‘Evil is Coming’: YU Professors Discuss Ukraine, Russia and What To Know
Editor's Note: The panel in question took place on Monday, Feb. 28. There have since been significant developments in the ongoing conflict between Russia and Ukraine.
On Monday evening, Feb. 28, Yeshiva University held a round table of six YU historians and political scientists focusing on the conflict in Ukraine, part of a variety of programming organized by the university in response to Russia’s large-scale military invasion of Ukraine. Over 280 people attended the Zoom event.
The event, entitled “Ukraine Under Attack,” was moderated by Prof. Ronnie Perelis, head of the Rabbi Arthur Schneier Program for International Affairs, and featured six speakers who brought their knowledge and expertise to bear on the current conflict. President Ari Berman gave opening remarks on the conflict and YU’s duty as a Jewish university to not just pray for the situation but to study it. He expressed the fear that, in an unfortunate reversal of the prophecy of Isaiah, our generation may be forced to study war once again, as it becomes increasingly relevant to our lives. “We thought we had a period of time of ‘Lo Yisah Goy El Goy Cherev’; we thought that was our reality…Patterns that we thought were broken now can be learned once again.”
The panel discussed a variety of topics related to the current conflict. Some of their addresses overlapped, with various professors’ fields of expertise touching on each other.
Prof. Jess Olson, an associate professor of Jewish history at YU, debunked Putin’s claims that Ukraine was somehow lacking in history or culture. He explained some of the history of Western Ukraine and the recent moves that Ukraine has made toward increased liberalization.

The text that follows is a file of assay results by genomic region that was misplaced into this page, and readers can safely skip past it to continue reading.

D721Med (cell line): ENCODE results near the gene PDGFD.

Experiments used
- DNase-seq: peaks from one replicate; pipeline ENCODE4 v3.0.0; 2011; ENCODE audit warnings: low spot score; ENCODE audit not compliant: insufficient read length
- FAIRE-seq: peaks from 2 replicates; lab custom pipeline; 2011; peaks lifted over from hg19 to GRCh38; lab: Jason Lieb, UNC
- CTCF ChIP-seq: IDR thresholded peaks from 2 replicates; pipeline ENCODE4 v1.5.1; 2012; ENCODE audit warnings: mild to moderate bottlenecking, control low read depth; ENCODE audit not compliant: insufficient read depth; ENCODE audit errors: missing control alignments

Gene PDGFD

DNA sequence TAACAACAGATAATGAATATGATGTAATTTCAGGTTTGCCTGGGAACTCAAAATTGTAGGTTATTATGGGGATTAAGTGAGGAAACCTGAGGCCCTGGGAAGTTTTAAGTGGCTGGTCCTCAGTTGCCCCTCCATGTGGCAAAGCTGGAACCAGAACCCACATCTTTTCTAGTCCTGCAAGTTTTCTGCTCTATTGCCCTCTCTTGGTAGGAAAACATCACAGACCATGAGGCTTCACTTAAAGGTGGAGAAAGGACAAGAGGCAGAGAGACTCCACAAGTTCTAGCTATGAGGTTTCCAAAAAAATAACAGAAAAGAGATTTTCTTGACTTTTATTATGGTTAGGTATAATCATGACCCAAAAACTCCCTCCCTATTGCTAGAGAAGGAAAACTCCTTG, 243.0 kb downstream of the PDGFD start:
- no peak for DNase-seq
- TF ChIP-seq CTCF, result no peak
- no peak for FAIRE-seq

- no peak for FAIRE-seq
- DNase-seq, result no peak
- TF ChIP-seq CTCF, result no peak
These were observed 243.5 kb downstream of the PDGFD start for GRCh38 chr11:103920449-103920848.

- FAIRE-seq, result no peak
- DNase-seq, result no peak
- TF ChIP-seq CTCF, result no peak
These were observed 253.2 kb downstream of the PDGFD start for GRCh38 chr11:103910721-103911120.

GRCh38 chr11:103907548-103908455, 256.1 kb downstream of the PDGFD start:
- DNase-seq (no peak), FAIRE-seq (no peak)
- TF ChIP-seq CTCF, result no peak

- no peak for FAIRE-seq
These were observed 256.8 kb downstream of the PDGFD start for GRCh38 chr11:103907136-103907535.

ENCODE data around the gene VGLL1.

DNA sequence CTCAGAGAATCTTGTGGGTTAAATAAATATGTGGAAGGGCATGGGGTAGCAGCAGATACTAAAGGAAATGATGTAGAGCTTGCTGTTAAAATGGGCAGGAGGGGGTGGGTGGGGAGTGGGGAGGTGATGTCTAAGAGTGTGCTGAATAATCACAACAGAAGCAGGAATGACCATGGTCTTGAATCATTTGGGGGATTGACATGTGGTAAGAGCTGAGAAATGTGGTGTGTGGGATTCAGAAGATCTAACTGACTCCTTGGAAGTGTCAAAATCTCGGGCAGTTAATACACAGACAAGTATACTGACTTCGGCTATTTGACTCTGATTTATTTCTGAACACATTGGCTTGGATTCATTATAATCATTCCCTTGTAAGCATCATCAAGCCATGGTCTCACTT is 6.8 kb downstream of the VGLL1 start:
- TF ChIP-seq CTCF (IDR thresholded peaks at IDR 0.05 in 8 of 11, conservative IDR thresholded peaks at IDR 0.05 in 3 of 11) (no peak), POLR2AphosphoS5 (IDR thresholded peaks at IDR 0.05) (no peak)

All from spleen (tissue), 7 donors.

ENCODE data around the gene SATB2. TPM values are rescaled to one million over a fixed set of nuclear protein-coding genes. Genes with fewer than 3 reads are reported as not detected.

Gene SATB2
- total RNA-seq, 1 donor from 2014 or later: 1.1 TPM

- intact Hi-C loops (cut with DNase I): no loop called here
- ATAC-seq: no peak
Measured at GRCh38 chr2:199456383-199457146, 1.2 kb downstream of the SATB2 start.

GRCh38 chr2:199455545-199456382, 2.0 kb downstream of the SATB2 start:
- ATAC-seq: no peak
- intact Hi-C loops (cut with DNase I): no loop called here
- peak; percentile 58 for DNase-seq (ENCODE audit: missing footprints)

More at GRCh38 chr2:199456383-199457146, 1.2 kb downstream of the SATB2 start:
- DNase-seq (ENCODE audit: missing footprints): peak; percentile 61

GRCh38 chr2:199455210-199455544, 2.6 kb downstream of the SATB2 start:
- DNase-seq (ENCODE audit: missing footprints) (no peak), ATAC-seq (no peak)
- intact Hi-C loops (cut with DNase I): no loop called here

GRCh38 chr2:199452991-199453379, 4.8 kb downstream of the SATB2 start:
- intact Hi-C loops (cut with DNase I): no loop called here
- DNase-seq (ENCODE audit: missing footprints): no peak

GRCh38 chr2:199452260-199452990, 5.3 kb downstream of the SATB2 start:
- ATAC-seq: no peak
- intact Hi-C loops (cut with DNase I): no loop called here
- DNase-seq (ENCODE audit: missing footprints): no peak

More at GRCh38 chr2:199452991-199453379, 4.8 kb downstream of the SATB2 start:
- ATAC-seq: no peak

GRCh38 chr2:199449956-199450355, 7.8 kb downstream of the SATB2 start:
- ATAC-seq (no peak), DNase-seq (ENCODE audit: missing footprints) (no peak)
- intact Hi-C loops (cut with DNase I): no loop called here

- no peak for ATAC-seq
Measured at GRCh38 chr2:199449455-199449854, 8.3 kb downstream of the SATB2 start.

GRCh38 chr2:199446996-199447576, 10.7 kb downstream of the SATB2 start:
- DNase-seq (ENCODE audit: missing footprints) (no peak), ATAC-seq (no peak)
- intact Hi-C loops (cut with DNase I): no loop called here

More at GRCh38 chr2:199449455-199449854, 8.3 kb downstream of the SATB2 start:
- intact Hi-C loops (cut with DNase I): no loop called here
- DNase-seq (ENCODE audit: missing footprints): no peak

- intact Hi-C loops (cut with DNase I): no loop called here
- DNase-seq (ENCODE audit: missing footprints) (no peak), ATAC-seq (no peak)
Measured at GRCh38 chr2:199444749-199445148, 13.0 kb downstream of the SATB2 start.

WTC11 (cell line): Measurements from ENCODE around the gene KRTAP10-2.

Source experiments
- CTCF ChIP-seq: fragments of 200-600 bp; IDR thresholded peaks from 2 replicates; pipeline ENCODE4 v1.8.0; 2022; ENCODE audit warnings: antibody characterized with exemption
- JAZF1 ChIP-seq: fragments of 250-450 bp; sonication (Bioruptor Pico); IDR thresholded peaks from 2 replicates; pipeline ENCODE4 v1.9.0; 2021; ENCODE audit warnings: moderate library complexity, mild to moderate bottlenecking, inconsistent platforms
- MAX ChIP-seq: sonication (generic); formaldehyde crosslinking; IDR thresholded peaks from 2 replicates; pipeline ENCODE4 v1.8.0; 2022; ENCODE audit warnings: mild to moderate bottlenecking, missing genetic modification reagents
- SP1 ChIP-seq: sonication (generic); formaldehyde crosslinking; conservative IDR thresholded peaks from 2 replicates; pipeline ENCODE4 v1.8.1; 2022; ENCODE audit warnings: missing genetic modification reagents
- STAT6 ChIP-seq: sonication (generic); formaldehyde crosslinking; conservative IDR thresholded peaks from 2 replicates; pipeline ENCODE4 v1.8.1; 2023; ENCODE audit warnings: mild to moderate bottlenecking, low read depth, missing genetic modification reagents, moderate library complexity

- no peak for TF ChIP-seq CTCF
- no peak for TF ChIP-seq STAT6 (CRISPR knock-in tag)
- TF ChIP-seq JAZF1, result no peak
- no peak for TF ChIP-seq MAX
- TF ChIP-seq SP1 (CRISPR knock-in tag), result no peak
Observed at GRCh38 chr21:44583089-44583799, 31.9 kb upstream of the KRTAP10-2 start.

The focus then shifted to Prof. Joshua Karlip, the Herbert S. and Naomi Denenberg Chair of Jewish Studies, who spoke about the similarities between the Ukrainian story and that of the Jewish people, as well as the ties between the Jews and Ukraine. Both were stateless people for generations but have, in recent years, finally gotten their own country, he noted. Both, however, are faced by a larger and more powerful enemy with no compunction about arbitrarily attacking innocent civilians.
Prof. Joshua Zimmerman, the Eli and Diana Zborowski Professorial Chair in Holocaust Studies and East European Jewish History, brought a comprehensive understanding of both the history of Ukraine, particularly as it relates to world Jewry, and an interesting view of the Russian perspective on the European Union and NATO that may have started this war. Russia, after losing millions of soldiers and civilians in WWII, Zimmerman told the audience, is naturally fearful of the encroaching of the West, and the EU has in recent years expanded to the point that only Ukraine stands between the EU and Russia. This perceived Western threat may be a significant factor in this aggression.